In Turkey, Kurdish and Turkish politicians alike say the killing in Paris of three Kurdish rebel activists should not derail efforts to end the decades-long conflict between the Kurdistan Workers' Party (PKK) rebel group and the Turkish state. Those efforts appear to have already achieved significant political momentum.
While Kurdish and Turkish politicians differ on who they believe was responsible for killing the Kurdish activists in Paris on Thursday, there is consensus that the murders should not undermine government efforts to bring to an end the nearly three-decade conflict with the PKK.
Political scientist Cengiz Aktar of Istanbul’s Bahcesehir University says in contrast to previous peace efforts that failed, this time there appears to be widespread support.
"Probably we have reached the largest coalition regarding the peace talks and negotiations. With the exception of the MHP and another extreme rightist party, I think the consensus is there in the political world and the no-sayers, the so-called war lobby, is shrinking everyday," Aktar said.
In recent weeks, Turkey's government confirmed its head of intelligence, Hakan Fidan, met with the imprisoned PKK leader Abdullah Ocalan. According to newspaper reports, those talks made progress.
A sign of that progress, observers say, is that authorities allowed two senior Kurdish politicians to meet with Ocalan.
The leader of the main legal Kurdish party in Turkey, the BDP, has also requested a meeting with Ocalan. But the parliamentary leader of the rightist Nationalist Movement Party, the MHP, condemned the efforts and accused Prime Minister Recep Tayyip Erdogan of giving in to terrorism.
Stung by those charges, Erdogan this week ruled out any general amnesty for the rebels and called on them to disarm immediately.
"Our sincerity can be seen in the steps that we have taken in the last few days," he said. "Our aim is to have the separatist terrorist organization’s cadres leave Turkey. We want to make them to lay down their arms and leave."
Political observers say with the Kurdish rebels stronger than they have been in a decade, the demand is unrealistic. Sinan Ulgen of the Istanbul-based research institute Edam says any disarmament will have to be part of a process.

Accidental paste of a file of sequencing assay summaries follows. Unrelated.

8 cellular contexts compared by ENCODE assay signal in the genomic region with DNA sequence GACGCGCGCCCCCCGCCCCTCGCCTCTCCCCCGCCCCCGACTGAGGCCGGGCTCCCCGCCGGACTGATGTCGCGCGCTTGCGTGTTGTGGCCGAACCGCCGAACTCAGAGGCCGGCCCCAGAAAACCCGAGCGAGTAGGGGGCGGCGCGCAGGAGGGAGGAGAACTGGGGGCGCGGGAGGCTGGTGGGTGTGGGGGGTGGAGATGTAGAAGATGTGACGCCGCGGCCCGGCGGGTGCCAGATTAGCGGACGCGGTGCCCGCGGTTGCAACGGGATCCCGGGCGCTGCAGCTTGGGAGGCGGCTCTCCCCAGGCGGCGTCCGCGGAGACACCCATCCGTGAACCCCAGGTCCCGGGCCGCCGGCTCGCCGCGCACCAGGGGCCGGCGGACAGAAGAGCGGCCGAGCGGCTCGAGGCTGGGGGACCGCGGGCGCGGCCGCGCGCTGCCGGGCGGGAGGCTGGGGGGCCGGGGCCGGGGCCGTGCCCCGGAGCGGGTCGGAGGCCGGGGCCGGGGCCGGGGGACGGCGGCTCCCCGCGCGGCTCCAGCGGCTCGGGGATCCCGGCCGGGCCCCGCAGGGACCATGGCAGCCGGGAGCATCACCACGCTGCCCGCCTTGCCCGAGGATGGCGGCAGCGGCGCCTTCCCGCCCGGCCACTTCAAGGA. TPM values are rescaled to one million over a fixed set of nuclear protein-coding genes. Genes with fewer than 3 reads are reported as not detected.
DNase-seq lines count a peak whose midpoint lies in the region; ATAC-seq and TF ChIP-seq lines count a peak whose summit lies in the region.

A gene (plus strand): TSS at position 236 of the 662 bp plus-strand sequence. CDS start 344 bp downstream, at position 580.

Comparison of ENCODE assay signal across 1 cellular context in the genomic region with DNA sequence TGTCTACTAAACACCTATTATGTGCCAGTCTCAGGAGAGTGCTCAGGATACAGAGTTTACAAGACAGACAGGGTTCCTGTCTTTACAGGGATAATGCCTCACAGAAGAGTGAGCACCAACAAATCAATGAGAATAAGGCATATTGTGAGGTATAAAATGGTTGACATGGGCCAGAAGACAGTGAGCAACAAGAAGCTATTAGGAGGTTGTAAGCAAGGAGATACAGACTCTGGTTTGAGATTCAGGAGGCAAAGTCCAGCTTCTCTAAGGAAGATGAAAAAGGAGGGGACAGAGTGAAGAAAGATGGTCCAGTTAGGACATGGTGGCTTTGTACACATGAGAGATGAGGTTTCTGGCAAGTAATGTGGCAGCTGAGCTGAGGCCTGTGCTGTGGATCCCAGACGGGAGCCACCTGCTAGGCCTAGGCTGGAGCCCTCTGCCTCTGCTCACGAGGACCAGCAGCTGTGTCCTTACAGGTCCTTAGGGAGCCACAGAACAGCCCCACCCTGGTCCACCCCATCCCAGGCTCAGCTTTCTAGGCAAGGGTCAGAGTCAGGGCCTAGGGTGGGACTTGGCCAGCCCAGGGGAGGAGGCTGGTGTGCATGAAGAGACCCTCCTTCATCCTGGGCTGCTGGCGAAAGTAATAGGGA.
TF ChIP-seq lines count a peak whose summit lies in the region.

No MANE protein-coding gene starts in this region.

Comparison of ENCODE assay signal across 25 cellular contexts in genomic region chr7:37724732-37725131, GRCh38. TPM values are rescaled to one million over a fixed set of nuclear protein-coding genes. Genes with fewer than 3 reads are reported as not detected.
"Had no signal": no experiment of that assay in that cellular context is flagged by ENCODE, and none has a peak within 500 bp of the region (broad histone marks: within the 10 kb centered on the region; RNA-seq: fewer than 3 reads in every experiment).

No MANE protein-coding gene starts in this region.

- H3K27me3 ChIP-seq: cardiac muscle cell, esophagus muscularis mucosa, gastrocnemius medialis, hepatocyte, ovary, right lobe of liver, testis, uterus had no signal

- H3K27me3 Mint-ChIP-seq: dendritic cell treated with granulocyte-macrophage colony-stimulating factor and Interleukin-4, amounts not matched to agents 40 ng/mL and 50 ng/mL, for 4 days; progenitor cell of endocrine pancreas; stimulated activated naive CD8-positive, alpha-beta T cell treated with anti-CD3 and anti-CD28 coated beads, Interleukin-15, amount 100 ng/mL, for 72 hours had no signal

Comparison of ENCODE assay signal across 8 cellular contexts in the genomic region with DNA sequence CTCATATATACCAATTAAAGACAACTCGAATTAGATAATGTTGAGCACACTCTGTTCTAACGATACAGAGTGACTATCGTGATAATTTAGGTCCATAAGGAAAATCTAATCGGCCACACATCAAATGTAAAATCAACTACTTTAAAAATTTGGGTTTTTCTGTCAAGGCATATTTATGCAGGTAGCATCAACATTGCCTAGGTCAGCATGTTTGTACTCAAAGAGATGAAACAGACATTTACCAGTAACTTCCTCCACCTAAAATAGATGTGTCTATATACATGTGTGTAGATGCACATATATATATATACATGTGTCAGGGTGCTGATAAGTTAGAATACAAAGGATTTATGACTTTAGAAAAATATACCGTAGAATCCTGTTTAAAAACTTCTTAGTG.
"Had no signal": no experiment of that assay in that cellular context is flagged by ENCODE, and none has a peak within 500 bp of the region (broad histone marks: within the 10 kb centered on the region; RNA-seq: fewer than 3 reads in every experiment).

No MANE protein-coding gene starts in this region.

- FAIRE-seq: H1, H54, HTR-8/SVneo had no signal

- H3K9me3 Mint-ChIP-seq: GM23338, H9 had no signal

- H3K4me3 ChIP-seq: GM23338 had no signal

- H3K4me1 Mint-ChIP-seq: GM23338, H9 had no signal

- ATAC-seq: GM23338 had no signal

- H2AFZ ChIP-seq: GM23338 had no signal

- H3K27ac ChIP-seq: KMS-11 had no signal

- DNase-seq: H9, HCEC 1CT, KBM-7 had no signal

"One of the first steps would be for the PKK to lay down its arms. But nonetheless, that would come as a package with the steps defined in advance," Ulgen said.
Analysts say those steps are likely to include enshrining Kurdish rights in the fields of education and administration in a new constitution currently being written by lawmakers.
Ertugrul Kurkcu, a deputy for the pro-Kurdish BDP, welcomes the prime minister's peace efforts but worries about his consistency.
"Tayyip Erdogan can do anything anytime, he is the most unreliable person in the government and he is the most unreliable person in the Turkish state for the time being. We can talk about coherent arbitrariness of the Prime Minister Tayyip Erdogan," Kurkcu said.
Analysts say that patience will be crucial to the talks' success.
But political scientist Aktar says with the country going into two years of elections starting next year, some progress has to be made soon, especially with spring only a few months away.
"What is important is to make visible and tangible achievements in the first year before the elections. I think one of the first aims of these talks is to make sure the PKK fighters will leave the Turkish territory and therefore won't be able to conduct military actions anymore when the snows start to melt down," Aktar said.
Experts estimate that about 2,500 PKK rebels are based in Turkey with the rest camped in neighboring northern Iraq.
Winter usually sees a drop in fighting with the region heavily snowed in. But the onset of spring traditionally sees a surge in fighting, and observers say both sides will want to achieve progress before the melting of winter snows.